I am a culturally Deaf researcher and a British Sign Language user based in SORD (Social Research with Deaf People) research group at the University of Manchester. My main research interests are: (1) health research relating to Deaf British Sign Language (BSL) users, for example, audiology and mental health; (2) improving access and patient experiences for Deaf BSL users and (3) Patient and Public Involvement and Engagement (PPIE) in health research. Before entering academia, in 2017, I worked at management level in the community and mental health Deaf charity sector.
Furthermore, my lived experience and professional and academic background contributes to the development of strategies for change working with partners across the sector, policy development, the investigation and implementation of new practice and a clear commitment to evidence-based service improvement.
Award Title: Mental Health Fellowship
Start Date: 1st August 2022
End Date: 31st March 2024
Location of Research: The Deaf community is a very highly dispersed community; therefore, its needs are best understood on a national basis.
Project Title: Social Prescribing for Culturally Deaf British Sign Language (BSL) Users
Social prescribing (SP) supports health and wellbeing in a non-medical way. It allows primary and social care professionals to refer people to non-clinical activities, social groups, learning opportunities and services that are provided in the community.
Research has shown that people from ethnic/cultural minority groups do not always benefit from SP because of barriers accessing opportunities that meet their cultural/language needs. Activities and social opportunities within cultural linguistic communities are not well linked to social prescribing. Deaf British Sign Language (BSL) users are one such group. There is no evidence that SP is used with Deaf signers despite the high rates of poor mental health amongst Deaf people. The social, health and learning benefits of the Deaf community activities are not integrated with SP frameworks meaning Deaf people miss out.
Social prescribing and culturally Deaf people are an under-researched phenomenon. Therefore, to address the aims and objectives, a mixed methods approach which allows for multiple perspectives is applied to this research.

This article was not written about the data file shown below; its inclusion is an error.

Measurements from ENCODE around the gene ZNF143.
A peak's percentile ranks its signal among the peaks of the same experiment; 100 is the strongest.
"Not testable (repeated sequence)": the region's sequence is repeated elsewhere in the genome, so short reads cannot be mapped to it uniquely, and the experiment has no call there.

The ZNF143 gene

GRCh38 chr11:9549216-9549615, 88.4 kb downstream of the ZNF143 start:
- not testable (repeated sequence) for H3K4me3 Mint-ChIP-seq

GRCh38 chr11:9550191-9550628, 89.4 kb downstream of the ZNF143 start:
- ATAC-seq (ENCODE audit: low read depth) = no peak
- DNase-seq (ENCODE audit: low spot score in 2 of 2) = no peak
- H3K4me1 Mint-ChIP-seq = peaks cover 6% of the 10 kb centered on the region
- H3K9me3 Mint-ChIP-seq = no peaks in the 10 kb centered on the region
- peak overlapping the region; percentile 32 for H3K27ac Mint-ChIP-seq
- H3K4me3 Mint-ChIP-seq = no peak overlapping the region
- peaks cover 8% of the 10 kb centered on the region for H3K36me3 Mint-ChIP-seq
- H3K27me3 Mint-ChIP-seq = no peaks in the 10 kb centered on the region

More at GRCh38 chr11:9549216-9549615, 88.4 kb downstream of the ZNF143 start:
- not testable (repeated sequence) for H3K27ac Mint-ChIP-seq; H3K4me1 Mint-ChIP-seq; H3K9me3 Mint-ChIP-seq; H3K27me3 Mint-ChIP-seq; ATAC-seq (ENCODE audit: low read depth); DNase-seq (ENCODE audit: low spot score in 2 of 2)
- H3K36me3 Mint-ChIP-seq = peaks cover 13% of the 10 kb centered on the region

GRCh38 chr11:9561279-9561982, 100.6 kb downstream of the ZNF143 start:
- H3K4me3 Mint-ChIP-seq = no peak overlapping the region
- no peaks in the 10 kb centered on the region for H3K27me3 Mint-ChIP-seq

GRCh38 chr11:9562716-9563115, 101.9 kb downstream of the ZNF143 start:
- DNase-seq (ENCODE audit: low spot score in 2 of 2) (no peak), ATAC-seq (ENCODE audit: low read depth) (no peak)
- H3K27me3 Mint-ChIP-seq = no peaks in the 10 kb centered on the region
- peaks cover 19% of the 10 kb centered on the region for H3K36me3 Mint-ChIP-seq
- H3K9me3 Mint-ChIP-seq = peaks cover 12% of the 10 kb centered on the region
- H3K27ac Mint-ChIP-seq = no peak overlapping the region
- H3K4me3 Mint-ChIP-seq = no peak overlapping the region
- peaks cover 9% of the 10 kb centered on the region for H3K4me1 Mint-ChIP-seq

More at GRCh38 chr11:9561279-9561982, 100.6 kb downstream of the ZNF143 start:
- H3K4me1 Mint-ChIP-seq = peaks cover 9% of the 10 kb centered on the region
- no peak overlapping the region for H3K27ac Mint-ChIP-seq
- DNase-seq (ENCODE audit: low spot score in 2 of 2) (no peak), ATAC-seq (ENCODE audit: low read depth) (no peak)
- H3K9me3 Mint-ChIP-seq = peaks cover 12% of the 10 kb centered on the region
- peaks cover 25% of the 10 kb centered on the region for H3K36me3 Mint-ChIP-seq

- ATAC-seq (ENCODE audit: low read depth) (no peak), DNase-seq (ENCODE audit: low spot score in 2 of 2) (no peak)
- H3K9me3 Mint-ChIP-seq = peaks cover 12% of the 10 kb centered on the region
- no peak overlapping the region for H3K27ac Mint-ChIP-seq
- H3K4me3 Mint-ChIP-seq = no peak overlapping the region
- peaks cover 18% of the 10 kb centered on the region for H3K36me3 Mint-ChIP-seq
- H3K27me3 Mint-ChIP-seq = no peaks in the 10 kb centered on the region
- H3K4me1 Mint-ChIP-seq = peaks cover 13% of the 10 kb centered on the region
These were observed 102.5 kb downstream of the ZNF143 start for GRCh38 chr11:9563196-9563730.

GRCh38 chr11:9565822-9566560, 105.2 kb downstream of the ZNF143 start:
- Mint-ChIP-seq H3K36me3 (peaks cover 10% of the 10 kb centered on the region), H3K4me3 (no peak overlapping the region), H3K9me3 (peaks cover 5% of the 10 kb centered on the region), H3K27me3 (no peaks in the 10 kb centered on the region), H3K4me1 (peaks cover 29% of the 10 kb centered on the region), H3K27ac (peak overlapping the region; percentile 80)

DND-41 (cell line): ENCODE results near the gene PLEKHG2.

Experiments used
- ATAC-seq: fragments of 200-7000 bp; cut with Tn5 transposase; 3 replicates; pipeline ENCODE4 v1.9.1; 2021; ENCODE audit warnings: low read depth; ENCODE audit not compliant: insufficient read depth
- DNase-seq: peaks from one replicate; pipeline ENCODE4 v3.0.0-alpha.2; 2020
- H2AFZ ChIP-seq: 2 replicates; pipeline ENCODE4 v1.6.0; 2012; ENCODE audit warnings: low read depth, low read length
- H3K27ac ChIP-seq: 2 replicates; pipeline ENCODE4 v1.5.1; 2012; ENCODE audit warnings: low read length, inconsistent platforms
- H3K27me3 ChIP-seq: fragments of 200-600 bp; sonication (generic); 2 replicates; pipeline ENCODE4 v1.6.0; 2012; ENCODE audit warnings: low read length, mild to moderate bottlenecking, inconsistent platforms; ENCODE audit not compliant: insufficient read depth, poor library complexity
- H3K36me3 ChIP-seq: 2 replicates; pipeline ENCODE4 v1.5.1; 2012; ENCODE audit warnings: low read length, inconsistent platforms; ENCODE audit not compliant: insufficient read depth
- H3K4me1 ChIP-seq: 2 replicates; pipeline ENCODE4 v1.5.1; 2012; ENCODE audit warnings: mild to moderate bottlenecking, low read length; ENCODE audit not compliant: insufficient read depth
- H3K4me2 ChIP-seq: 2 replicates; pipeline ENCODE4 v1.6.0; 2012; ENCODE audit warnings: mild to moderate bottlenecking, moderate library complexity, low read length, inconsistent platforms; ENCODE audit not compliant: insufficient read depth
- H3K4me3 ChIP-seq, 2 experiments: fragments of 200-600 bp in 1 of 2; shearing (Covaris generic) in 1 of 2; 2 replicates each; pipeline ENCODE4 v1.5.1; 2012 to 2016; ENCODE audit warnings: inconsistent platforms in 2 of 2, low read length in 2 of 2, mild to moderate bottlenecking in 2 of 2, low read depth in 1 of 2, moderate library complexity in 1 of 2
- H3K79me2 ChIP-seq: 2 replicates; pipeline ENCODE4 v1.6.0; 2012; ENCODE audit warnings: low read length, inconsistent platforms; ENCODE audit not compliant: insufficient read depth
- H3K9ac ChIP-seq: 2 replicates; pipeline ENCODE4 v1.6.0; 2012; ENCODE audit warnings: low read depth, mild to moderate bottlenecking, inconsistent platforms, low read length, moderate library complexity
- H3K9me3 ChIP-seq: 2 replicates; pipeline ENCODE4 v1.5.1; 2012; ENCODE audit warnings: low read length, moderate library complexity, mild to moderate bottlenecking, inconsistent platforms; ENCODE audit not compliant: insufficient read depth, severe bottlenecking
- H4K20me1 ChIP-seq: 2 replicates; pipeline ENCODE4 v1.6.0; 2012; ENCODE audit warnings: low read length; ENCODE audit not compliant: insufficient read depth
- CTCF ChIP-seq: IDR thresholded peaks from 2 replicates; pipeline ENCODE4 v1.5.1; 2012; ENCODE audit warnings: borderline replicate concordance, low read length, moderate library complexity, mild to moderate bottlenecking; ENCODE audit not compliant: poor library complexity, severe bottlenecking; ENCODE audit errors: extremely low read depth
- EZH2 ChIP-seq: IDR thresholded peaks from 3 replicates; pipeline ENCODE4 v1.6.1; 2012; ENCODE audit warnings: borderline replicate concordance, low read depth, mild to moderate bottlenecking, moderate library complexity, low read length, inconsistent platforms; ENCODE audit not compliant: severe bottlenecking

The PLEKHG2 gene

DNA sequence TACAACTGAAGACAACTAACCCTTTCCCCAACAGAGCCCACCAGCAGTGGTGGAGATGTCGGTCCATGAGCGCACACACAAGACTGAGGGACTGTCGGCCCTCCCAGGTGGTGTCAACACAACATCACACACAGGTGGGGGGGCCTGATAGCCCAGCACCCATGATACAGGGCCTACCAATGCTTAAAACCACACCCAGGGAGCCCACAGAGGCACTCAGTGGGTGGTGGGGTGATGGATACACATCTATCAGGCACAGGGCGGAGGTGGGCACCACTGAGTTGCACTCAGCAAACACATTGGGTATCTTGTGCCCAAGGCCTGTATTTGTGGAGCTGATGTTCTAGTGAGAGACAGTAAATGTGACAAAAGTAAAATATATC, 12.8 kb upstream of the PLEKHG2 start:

Phase 1: Scoping review to gather more evidence from publications about models and best practices for social prescribing with cultural-linguistic communities. Phase 2: Surveys and semi-structured interviews will be carried out with prescribers/link workers and deaf organisations/service providers to find out their experiences linked to social prescribing and Deaf people. Phase 3: Focus groups will be set up for Deaf people to share their views on and experiences of social prescribing. Phase 4: A draft of what a social prescribing model could look like for Deaf people will be developed. The model will be mapped using social prescribers, link workers and Deaf organisations/service providers.
Evidence from all stages will be put together to decide whether a pilot study of SP for Deaf signers should be tested to see if it is effective.
Benefits anticipated: By the end of this study, a draft SP model to address common mental health needs amongst Deaf signers with the aim of acting as a preventative measure to escalation to clinical services will have been established alongside an implementation framework. Its acceptability and the feasibility of implementation will have undergone a preliminary assessment. Evidence to indicate whether its testing in a future feasibility study is justified will have been established.